The more we are discussing ideas, the more interesting the discussion is. The more we are fighting over word choice the less interesting. (Unless, say, we have already established full agreement about ideas, and are working on idea-marketing.) To get past this we need to drop as many problematic words as possible, with "problematic" defined by their creating resistance from those in the current conversation. Then we try to talk about the ideas, to see if we can forge agreement using different words.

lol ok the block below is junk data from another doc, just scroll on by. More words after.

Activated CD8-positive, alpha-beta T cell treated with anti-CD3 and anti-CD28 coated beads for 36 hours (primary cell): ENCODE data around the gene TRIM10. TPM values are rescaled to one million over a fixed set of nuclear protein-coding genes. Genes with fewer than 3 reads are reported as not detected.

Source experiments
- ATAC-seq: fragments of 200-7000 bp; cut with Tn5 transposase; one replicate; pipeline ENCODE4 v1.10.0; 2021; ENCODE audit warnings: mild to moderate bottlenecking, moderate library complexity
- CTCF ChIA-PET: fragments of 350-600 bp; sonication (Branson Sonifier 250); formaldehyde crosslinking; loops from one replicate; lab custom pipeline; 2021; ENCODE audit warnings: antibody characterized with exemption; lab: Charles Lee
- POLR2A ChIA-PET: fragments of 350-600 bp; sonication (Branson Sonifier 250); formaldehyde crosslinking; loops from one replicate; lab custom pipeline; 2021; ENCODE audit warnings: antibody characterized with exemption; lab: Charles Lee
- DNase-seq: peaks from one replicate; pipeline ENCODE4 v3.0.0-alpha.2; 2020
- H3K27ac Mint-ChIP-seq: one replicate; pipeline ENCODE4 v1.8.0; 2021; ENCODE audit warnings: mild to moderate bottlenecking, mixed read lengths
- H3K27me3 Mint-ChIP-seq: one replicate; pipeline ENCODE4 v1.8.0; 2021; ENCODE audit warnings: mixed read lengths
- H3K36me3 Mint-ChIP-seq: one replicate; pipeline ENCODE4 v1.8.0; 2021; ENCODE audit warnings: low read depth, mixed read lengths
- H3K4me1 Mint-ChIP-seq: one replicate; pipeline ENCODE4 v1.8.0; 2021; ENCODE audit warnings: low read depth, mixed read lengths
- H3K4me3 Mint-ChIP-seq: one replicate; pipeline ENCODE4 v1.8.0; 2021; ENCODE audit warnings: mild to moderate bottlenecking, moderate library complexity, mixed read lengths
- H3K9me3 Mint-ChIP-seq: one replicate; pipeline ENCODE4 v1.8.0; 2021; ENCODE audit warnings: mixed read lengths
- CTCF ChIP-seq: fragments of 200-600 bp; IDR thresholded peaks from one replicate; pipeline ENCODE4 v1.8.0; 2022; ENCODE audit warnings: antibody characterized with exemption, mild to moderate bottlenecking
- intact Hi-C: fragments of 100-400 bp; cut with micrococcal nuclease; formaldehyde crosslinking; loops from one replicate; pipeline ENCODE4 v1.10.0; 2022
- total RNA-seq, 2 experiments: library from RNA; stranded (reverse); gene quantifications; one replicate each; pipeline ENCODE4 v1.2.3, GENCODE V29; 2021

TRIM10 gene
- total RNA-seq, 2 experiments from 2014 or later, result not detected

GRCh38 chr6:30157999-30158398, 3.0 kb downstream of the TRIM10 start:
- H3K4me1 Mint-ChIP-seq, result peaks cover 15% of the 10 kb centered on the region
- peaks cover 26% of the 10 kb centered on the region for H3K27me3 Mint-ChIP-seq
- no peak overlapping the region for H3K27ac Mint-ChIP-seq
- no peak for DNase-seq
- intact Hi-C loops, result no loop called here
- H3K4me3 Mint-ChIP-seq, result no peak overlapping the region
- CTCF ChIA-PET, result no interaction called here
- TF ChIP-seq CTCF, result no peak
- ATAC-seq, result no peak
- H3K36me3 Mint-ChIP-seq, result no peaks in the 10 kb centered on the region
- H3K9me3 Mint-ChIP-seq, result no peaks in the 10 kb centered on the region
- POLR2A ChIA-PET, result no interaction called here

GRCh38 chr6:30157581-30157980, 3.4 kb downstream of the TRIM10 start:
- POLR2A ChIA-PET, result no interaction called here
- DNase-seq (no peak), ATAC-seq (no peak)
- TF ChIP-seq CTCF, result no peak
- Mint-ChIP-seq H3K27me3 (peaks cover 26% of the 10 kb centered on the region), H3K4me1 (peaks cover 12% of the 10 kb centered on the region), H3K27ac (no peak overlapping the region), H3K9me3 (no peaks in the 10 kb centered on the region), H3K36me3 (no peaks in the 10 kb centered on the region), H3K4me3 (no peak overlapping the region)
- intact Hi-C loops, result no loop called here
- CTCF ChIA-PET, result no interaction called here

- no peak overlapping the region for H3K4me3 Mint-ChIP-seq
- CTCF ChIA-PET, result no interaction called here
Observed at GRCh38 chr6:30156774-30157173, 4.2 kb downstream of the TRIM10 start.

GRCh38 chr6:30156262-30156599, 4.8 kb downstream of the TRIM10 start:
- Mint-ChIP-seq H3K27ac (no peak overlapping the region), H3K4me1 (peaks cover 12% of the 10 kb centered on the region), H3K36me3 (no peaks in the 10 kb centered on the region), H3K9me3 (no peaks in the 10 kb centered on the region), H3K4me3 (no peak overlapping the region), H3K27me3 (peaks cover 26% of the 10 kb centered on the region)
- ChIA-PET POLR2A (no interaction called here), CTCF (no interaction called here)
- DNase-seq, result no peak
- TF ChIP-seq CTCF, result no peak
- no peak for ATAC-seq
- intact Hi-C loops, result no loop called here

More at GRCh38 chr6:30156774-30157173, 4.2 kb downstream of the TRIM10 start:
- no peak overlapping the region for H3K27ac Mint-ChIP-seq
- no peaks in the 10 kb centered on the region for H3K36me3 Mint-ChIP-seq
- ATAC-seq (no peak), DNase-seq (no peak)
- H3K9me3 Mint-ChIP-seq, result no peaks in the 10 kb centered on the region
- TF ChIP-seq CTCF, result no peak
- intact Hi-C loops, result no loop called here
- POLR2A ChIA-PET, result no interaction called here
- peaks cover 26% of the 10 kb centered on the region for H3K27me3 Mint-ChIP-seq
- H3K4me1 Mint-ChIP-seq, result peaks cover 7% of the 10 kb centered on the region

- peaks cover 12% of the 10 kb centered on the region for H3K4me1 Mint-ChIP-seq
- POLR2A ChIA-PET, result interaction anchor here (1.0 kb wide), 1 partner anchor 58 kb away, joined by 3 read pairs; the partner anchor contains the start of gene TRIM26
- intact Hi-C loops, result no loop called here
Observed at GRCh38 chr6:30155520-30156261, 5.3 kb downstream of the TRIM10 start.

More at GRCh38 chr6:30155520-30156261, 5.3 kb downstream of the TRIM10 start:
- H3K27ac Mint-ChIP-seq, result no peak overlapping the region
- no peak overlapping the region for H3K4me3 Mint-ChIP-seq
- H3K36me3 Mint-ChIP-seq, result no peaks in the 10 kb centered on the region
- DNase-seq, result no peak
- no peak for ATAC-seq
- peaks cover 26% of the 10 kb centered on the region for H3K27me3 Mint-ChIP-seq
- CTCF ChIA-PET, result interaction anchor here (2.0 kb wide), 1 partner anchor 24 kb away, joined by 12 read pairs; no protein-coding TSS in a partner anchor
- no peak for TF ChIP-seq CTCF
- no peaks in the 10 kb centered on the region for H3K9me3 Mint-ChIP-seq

Glen and others are right that, as presented, the "epiphenomenon" discussion can be easily replaced with a discussion about degree-of-modularity and about statistician coupling of variables. And yet Nick can't seem to see it that way. Either Nick completely doesn't get the alternative, or there is something he hasn't quite articulated clearly that makes the offered alternative not fully sufficient to meet his needs. I propose that Nick has failed to adequate include two factors in his presentation: 1. The things he is talking about are all speculative labels until the-fact-of-the-matter is determined by experimentation. 2. He is talking about systems that are the way they are for reasons (which we might reference with the word "intention" with a "t"). This gets a bit muddled because: - Some of the systems are human systems, i.e., systems of humans doing things, and we could figure out the reasons they are doing those things through a bunch of experimentation or by getting the relevant people to give accurate answers to "Why are you doing that?" questions. - Some of the systems are systems designed by humans, and in those cases we could get at the reasons by doing a bunch of experiments on the designers, or by getting accurate answers to "Why did you build it that way?" questions. - Some of the systems arose through natural processes, without involvement of human in the past or the present. In those cases, we don't have a verbal community to interact with, so we can only get at the reasons why the system is the way it is through experimentation. Example: We see three kids playing in the yard, each playing with a magnifying glass. We ask each the reason why they are doing what they are doing (and for the sake of this example, we assume they all answer honestly). Kid 1 says, "I am playing with the magnifying glass because it can make small things look larger, allowing me to visually explore them better." Kid 2 says, "I am using it to invert images, because it is funny to look at things upsidedown." Kid 3 says, "I am playing with the magnifying glass because it can focus light rays towards a spot on the ground, to heat it up." Of course, as the kids play, all of them do all three things at some point (make image bigger, invert image, heat ground). But for each, only one of them is the reason they are playing with the magnifying glass, and the other two effects are coming along for the ride. If we could provide a device that magnified without inverting the image, that toy would work just fine for Kid 1. If we could provide one that inverted images without magnifying, that toy would work just fine for Kid 2. If we provided something that heated the ground with one of those other factors, that toy would work just fine for Kid 3. Etc. If you aren't interested in that distinction, that's fine, but surely it is a legitimate distinction for someone to be interested in. <echar...@american.edu>
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